by Joseph Lekarczyk
In the interest of full disclosure, let it be known that the author of this article is married to the Mayor.The Board of Trustees (BOT) listened to a presentation by Cameron Stone, of Colorado Springs, explaining why he thought they should waive, or at least reduce, a $2500 deposit and do away with the requirement that he should be required to provide an independent CPA audit of the books for his company, CAMS Cable, in order to transfer the Town’s cable television franchise to him. Stone, a former employee of current provider Champion Cable, says that he purchased four of the Champion’s rural franchises (two in Wyoming, one in Limon, Colorado, and the one here in Lyons) from the previous owner, Dave Haverkate in June of 2010. Town Administrator Victoria Simonsen told the Board that she has not been able to confirm this since Haverkate has yet to reply to any attempts to contact him, and she added that officials from Limon say they don’t have a contract with Stone.
Stone says he has to upgrade all the equipment throughout Lyons since “Champion has been running it into the ground for the last several years.” He has already installed a camera in the BOT chambers with the intent of someday broadcasting their meetings, and he has installed free Wi-Fi in Walt Self Senior Center for use by the Golden Gang and others. Also on the drawing board is free Wi-Fi for the entire downtown area (High Street to Broadway, and 3rd Avenue to 5th). Stone would also like to open a local office here in Lyons, but says that having to put down the deposit and pay for the audit would strap him financially.
Apparently the previous franchise agreement with Champion has been a little sketchy from jump street, since neither Simonsen nor Finance Director Jodie McClurkin were able to find any indication that Haverkate had paid a deposit, nor were there any records that any audits had been requested or performed in the past. The Trustees seemed a little leery of all the red flags that were popping up, but they didn’t want to hold CAMS Cable responsible for the failures of Champion. In the end, they moved to “continue” the discussion and pending approval until the October 18 meeting, thus allowing Town Staff to continue to try and track down Haverkate, Stone to get all of his ducks in a row, and for he and Simonsen to continue negotiations.
The next discussion was with Honeywell Building Solutions. This is the company which was invited to see if they could find ways to make the Town more energy efficient. The Board has decided to hire Honeywell to conduct a Technical Energy Audit, limiting the scope to three areas: installing new water meters with upgraded radio reading capabilities; upgrading the solids de-watering system at the waste water treatment plant; and also installing a variable speed aeration blower at the plant. If Honeywell’s audit can’t show that these upgrades will save the Town enough money to pay for themselves over a 15-year period, the Town will not be obligated to go through with the project. If the Town does go through with the upgrades, and the savings are not realized, Honeywell guarantees the difference. Sounds like a win/win situation. And as Gary Berngard, Manager of Business Development for Honeywell, pointed out to the Trustees, “Since we are a publicly traded company, we have to provide annual audits of our financial records!”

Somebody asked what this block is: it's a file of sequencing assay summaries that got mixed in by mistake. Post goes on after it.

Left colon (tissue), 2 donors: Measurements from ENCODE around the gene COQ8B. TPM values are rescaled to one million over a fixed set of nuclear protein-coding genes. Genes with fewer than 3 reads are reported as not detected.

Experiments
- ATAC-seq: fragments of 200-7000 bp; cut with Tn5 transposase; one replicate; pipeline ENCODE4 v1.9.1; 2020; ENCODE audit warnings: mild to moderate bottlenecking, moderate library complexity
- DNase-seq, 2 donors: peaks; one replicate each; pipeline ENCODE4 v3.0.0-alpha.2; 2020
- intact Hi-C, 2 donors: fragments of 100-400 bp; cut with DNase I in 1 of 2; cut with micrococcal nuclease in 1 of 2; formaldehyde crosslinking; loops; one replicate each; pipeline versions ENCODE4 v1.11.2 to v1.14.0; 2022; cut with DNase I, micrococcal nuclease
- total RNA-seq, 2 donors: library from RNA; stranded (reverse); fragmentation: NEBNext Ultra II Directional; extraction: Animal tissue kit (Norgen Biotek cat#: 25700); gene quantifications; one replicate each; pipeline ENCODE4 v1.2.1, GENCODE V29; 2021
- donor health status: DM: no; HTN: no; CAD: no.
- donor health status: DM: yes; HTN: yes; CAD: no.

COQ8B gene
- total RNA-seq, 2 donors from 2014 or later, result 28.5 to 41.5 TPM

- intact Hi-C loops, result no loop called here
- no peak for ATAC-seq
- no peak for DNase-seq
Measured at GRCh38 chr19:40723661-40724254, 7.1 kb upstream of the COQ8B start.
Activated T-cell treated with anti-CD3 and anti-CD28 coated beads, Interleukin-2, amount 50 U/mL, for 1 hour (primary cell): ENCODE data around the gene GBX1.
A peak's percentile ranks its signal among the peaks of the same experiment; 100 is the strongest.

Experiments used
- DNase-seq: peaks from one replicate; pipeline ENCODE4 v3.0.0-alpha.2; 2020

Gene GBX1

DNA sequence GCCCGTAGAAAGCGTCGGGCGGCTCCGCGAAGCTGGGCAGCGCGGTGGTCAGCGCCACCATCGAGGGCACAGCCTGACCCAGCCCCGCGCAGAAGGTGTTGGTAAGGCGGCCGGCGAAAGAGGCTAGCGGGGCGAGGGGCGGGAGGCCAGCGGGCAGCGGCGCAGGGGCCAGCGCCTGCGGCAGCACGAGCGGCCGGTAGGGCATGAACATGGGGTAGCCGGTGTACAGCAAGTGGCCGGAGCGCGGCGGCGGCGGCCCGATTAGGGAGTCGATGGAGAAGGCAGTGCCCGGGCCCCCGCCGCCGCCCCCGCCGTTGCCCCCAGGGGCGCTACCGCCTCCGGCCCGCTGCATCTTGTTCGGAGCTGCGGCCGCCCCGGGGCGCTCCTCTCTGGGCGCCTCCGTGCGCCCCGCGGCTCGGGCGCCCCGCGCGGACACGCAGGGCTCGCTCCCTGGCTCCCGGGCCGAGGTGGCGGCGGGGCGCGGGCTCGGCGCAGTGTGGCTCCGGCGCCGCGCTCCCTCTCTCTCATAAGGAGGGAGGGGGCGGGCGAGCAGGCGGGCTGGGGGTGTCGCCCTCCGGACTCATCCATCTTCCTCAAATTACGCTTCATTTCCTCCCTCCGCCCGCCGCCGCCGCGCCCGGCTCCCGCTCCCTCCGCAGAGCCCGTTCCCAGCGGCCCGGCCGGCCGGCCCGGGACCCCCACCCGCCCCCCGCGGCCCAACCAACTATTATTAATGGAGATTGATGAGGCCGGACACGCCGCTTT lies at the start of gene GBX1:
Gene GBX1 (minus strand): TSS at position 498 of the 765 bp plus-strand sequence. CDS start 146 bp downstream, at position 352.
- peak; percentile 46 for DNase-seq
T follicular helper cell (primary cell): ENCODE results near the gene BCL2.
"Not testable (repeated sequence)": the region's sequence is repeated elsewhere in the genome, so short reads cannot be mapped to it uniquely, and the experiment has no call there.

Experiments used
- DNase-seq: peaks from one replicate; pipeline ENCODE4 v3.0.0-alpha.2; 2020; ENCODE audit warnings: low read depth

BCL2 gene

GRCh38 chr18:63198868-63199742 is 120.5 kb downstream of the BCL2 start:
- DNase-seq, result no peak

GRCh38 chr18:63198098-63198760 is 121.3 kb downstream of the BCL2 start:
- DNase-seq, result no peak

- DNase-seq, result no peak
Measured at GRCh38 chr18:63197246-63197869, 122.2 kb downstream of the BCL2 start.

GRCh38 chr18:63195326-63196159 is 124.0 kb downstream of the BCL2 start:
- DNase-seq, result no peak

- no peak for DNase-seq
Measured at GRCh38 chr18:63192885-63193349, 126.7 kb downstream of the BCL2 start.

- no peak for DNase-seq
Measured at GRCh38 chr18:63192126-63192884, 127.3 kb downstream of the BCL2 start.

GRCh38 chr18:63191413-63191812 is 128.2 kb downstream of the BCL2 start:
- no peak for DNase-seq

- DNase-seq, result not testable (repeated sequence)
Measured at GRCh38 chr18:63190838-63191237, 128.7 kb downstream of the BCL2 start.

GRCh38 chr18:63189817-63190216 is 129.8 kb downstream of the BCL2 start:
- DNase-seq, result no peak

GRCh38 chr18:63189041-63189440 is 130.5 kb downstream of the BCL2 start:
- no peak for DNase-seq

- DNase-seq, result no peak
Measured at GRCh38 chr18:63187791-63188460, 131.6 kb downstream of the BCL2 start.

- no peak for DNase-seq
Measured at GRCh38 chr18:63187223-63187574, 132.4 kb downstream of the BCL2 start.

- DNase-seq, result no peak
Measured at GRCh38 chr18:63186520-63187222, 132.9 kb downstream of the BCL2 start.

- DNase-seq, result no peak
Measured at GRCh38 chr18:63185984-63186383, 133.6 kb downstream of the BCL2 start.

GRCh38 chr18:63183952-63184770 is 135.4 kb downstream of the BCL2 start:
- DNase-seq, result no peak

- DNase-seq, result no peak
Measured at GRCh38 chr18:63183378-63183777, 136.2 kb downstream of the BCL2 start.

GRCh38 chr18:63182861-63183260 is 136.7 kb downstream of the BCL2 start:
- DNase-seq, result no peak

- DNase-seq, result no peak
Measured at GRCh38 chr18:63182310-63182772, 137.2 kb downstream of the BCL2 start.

The BOT then approved two resolutions: the first to direct staff to submit the Denver Regional Council Of Governments (DRCOG) 2012-1017 Transportation Improvements Project (TIP) grant application for improvements on the “streetscape” of Route 36 between McConnell Bridge and 3rd Avenue. This would include a pathway on the north side of the highway, improved bicycle and car parking, sidewalks, crosswalks, landscaping, and lighting. This would be a 2.2 million dollar project, and Mayor Julie Van Domelen indicated that the proposed installation of a traffic light at McConnell and Stone Canyon might constitute the required 20% match needed for the grant. The second resolution was for a TIP grant for extended bus service to Lyons. The possible choices are: a route to and from Longmont; a mid-day bus to and from Boulder; or weekend service to and from Boulder. Van Domelen said the survey conducted by Boulder County was pretty much evenly split between those options. She also told her fellow Board members that there could be approximately $133,000 of unused CEMEX fine money available to Lyons to use for the 20% match for this grant. Interesting proposals, lets hope DRCOG sees it the same way.
The Staff and Trustees gave their reports. Simonsen announced that the Town had received a $3,600 grant to replace some streetlights in the “old town” section of Lyons, and she said work would begin shortly on installing parking stalls in Bohn Park similar to the ones in Meadow Park. The consent agenda, consisting of the September 7 and 13 BOT meeting minutes, was approved, while the August financials and clerk & treasurers report was tabled until the October 4 meeting. A public hearing was held (no one spoke) and the second reading of an ordinance to adopt the 2010 edition of the “Model Traffic Code” was approved. The fines for traffic violations in Lyons will now be $30 per point, rather than $20. This means if you are found guilty of a “four point” traffic violation, the fine would be $120 instead of $80. So don’t speed in Lyons!